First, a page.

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I am new to the world of setting up servers and am baffled by the term hostname and fully qualified domain name. For example, if I want to set up a server that hosts files on the local network i.e. a file server, what would I use a hostname such as myfileserver or something else? What if I wanted to set up a web server, mail server, etc that external users could access?

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migrated from May 15 '11 at 6:56

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Have a look at this question and it's answers… – Iain May 15 '11 at 13:57
up vote 22 down vote accepted

Your hostname is the name of your computer.

Your fully qualified domain name is your hostname plus the domain your company uses often ending in .local.

So if the name of your computer is bob, and your company's domain is contoso.local, your computer's fully qualified domain name is bob.contoso.local

Hostname: bob

In the case of a domain like contoso.local I did not use an "external" internet domain name. This name doesn't have to be the only way that you address the server. If you make it available by its IP address you can use DNS or that IP address to allow external users to access it.

Some more information on DNS:

edit: Thanks for the comment on .local domains RobM

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So the name of my computer would have to be unique on the network segment I am on? I am further confused by the use of local. When would you use local? Would I only use say .com, .net, etc only if the server could be accessed externally? – PeanutsMonkey May 15 '11 at 3:08
So if I set it up as say and it points to an IP address that is internal e.g., what would that do as opposed to me naming it contoso.local? – PeanutsMonkey May 15 '11 at 3:18
@sparks. I am also confused by the use of Domain your example i.e. contoso.local? What does the domain refer to when in an internal environment? I take it the term Domain refers to say in an external environment and the FQDN would be – PeanutsMonkey May 15 '11 at 3:20
As an aside, don't use ".local" as your internal domain name. It's a reserved name for bonjour networking (An apple protocol that's used in more places than you think so saying "I don't have macs so I'm ok" isn't going to help) and as such, Microsoft no longer recommend it. – RobM May 15 '11 at 9:33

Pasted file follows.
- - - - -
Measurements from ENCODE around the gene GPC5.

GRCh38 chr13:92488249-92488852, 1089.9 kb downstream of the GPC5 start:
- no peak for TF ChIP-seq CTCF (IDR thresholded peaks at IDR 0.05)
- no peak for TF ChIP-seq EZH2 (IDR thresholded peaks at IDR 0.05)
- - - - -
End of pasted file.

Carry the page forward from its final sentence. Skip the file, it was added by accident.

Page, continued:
One minor point - technically a domain is not considered fully qualified without a trailing . on the end, and the implicitly empty label. Therefore is an FQDN while isn't. In practice, most applications (web browsers, mail clients, etc) assume any domain name containing at least one dot is intended to be fully qualified. – Murali Suriar May 15 '11 at 15:32

The hostname is just the computer name and the fully qualified domain name is the hostname plus the domain name after it....

hostname: bigbox fqdn:

or commonly the fqdn ends in .local instead of .com but that is environment specific.

Usually you'd have a private DNS that has your .local domain setup in it and a separate DNS server for the public where your .com lives. You don't want to put your .local domain on a public DNS server because someone will have a way to get a list of all your hosts and it exposes your network to attack.

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Think of it as 3 parts

Lets say, a university called FIU. (yes it is a real university) in the computer science side, we have a domain

we also have other servers called moodle, which is the hostname of the server.

hostname = moodle
domain name =
FQDN for that server is called

now, is a branch from the domain, so hostname = cs domain = FQDN = (which is a seperate server that hosts that) but the domain belongs to our department. Not sure if it makes sense. But there can also be that scenario.

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